NUT says survey shows education secretary needs to accept his is wrong
A You Gov survey of 2,008 parents commissioned by the NUT shows that after almost three years in power only 8% of parents believe that the government has made a positive impact on the education system.
After themselves, parents thought head teachers (59%) and teachers (58%) were the people they most trusted with their children’s education. In sharp contrast, only 6% of parents trusted either Michael Gove or an academy chain.
NUT general secretary Christine Blower said: “It appears that it is now only the Secretary of State who believes that his policies are taking education in the right direction. Michael Gove’s proposals for examination reform, the national curriculum and academies and free schools are all being questioned. Michael Gove does not have the confidence of the profession or parents. He needs to urgently accept that he is wrong and rethink his vision for education to one which includes all children and does not involve the privatisation of our education system.”
Only 14% of parents believe that academy status improves educational standards. 78% of parents disagree with Michael Gove and believe that all schools including academies and free schools should follow the same national curriculum. Again, in contrast to the stated government view, a majority of parents (60%) believe that there should be a national pay system for all teachers.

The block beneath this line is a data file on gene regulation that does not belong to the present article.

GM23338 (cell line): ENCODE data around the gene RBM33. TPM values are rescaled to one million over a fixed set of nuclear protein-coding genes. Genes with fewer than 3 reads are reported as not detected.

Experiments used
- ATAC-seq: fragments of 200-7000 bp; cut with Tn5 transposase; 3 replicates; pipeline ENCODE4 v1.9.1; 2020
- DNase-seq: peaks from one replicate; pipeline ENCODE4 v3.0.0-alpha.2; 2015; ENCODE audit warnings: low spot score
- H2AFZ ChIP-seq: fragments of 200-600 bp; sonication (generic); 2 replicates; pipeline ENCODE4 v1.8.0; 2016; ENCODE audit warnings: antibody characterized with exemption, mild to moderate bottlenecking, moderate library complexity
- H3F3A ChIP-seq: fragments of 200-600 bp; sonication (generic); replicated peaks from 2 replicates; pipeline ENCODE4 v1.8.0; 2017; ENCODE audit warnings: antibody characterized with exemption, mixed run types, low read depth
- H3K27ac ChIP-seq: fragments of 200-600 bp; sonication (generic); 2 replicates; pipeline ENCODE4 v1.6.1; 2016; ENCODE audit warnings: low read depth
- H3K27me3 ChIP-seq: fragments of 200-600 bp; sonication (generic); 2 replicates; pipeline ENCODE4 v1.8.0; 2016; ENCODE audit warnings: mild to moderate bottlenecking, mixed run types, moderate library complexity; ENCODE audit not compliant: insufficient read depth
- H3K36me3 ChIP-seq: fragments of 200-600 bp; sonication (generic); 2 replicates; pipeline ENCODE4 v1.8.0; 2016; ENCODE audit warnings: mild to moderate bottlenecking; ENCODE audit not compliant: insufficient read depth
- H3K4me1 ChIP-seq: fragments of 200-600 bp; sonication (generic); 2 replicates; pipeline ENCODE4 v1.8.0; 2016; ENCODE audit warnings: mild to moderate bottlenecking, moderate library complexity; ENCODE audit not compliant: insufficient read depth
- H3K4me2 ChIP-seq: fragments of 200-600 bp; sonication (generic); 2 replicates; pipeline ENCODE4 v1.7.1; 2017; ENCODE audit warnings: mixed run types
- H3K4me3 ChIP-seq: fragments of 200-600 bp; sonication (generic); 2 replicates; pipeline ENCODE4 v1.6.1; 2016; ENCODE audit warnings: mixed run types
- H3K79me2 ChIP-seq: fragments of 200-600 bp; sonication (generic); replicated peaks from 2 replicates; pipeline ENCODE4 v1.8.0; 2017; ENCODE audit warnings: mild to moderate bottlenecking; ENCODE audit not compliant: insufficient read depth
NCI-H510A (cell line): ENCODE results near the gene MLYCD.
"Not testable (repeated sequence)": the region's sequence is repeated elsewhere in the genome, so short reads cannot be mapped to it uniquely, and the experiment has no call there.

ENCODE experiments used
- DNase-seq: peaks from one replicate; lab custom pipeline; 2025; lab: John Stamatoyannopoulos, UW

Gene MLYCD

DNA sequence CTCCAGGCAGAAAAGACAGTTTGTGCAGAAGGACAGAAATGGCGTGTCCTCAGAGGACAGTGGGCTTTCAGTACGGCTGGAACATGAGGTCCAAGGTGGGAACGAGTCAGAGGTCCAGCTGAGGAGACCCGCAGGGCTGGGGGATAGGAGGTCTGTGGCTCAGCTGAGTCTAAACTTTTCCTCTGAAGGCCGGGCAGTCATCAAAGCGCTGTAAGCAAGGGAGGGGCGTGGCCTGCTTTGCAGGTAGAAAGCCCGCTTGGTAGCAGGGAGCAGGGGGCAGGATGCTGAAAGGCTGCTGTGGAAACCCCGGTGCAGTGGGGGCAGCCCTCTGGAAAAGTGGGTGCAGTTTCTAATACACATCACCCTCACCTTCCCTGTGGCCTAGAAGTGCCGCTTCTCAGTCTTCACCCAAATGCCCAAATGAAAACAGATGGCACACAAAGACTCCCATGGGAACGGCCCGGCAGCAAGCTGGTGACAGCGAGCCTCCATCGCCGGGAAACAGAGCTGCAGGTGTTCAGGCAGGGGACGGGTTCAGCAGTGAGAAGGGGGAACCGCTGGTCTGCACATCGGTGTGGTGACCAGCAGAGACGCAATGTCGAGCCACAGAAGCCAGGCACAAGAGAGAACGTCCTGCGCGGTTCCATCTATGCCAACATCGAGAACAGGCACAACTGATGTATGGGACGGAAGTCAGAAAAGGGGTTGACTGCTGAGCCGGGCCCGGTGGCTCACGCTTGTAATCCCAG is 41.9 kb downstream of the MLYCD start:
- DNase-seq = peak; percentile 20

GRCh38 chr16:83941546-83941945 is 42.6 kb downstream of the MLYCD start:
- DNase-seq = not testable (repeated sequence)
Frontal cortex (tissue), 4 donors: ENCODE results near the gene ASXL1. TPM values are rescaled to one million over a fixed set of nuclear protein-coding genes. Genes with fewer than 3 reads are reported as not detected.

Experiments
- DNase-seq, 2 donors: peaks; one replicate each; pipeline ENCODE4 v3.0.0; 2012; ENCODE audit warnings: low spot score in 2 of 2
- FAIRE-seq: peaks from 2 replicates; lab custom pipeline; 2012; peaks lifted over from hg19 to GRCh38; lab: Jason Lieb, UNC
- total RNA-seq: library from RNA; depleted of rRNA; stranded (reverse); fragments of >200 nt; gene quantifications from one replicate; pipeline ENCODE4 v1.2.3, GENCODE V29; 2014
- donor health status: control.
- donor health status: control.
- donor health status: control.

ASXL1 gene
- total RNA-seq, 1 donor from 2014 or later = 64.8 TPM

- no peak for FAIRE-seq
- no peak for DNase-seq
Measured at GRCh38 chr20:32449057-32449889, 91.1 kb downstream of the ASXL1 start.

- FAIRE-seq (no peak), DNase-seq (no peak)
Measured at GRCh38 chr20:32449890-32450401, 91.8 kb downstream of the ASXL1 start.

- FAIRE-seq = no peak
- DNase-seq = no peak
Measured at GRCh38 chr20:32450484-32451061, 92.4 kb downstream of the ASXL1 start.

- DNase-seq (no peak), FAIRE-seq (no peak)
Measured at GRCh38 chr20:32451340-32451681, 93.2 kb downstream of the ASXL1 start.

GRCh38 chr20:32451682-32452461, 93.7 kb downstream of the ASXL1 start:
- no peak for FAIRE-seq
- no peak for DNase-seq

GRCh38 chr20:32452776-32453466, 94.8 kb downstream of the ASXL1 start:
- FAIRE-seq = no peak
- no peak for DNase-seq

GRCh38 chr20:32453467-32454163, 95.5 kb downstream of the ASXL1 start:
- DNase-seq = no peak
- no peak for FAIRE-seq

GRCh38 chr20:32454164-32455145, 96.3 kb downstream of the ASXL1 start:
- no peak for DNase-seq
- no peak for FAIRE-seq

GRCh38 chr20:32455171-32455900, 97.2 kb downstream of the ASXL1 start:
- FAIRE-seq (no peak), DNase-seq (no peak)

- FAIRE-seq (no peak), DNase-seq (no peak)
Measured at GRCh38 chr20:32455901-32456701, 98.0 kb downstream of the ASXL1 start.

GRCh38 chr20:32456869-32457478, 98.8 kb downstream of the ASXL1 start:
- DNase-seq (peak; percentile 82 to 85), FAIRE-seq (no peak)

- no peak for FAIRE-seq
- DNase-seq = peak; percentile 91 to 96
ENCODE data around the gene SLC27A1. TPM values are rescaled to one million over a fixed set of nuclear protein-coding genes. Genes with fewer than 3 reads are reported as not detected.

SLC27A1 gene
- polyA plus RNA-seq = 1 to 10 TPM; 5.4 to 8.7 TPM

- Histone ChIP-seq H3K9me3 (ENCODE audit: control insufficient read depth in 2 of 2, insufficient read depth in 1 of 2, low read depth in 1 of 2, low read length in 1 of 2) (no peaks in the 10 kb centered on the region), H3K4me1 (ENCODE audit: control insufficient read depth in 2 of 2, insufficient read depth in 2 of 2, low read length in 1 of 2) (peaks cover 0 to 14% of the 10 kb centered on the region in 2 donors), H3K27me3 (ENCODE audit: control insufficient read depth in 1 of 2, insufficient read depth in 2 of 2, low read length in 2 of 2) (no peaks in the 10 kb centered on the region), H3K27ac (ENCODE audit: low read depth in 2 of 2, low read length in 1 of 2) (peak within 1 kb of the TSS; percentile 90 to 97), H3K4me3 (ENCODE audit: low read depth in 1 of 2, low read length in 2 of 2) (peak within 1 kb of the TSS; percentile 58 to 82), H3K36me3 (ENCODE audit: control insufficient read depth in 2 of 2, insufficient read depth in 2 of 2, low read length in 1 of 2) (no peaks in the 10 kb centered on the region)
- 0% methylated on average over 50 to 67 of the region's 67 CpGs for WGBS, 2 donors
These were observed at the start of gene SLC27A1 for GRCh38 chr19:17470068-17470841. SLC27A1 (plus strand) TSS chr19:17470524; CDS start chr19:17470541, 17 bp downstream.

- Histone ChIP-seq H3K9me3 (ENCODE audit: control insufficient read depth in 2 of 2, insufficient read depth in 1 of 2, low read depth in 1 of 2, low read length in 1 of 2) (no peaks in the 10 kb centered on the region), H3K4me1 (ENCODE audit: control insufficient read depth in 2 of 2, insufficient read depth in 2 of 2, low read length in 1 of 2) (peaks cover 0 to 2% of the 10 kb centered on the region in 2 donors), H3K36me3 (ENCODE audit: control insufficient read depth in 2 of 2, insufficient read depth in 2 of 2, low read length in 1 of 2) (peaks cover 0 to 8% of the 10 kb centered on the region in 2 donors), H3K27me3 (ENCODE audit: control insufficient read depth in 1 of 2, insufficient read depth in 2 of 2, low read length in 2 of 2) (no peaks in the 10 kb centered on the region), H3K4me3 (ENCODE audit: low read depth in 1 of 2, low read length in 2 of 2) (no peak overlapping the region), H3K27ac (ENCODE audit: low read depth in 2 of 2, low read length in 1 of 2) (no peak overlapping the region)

73% of parents described the quality of teaching in their childs school as either good or excellent. A majority of parents (59%) said that, within a prescribed curriculum, teachers should be allowed professional freedom to teach in the best interests of children.
There was a similar negative response to many of the governments policies and vision for the future of education. Just 1 in 5 parents (19%) believed that the academies and free schools programme is taking education in the right direction. An overwhelming 84% of parents are opposed to Michael Gove’s willingness for state schools to be run for profit and only 9% agree with the government’s policy to allow academies and free schools to employ unqualified teachers. The majority of parents (56%) do not agree that free schools should be allowed to open in premises without planning permission for school use.
The responses of primary school parents reflect many of the views and concerns of teachers. The overwhelming majority (93%) of primary school parents felt that time for reading for pleasure in the curriculum is important and 89% felt there should be time for fun and learning through play in the school day. The majority of respondents were not convinced that the Year One Phonics Check was helpful, with 73% of parents believing that the use of nonsense words in the tests such as snemp or thazz could confuse some children.
Parents are clear that where decisions are being made about primary schools becoming academies it is parents (76%) and teachers (68%) whose views should be taken into account. Only 5% of parents believed that the view of central government should be prioritised.
85% of parents of children in secondary schools believe that the curriculum should be broad and balanced and embrace both vocational and academic subjects. 60% agree that GCSEs provide a good breadth and depth in range of subjects and 61% do not believe that getting rid of coursework and having an end of course examination is the right decision.
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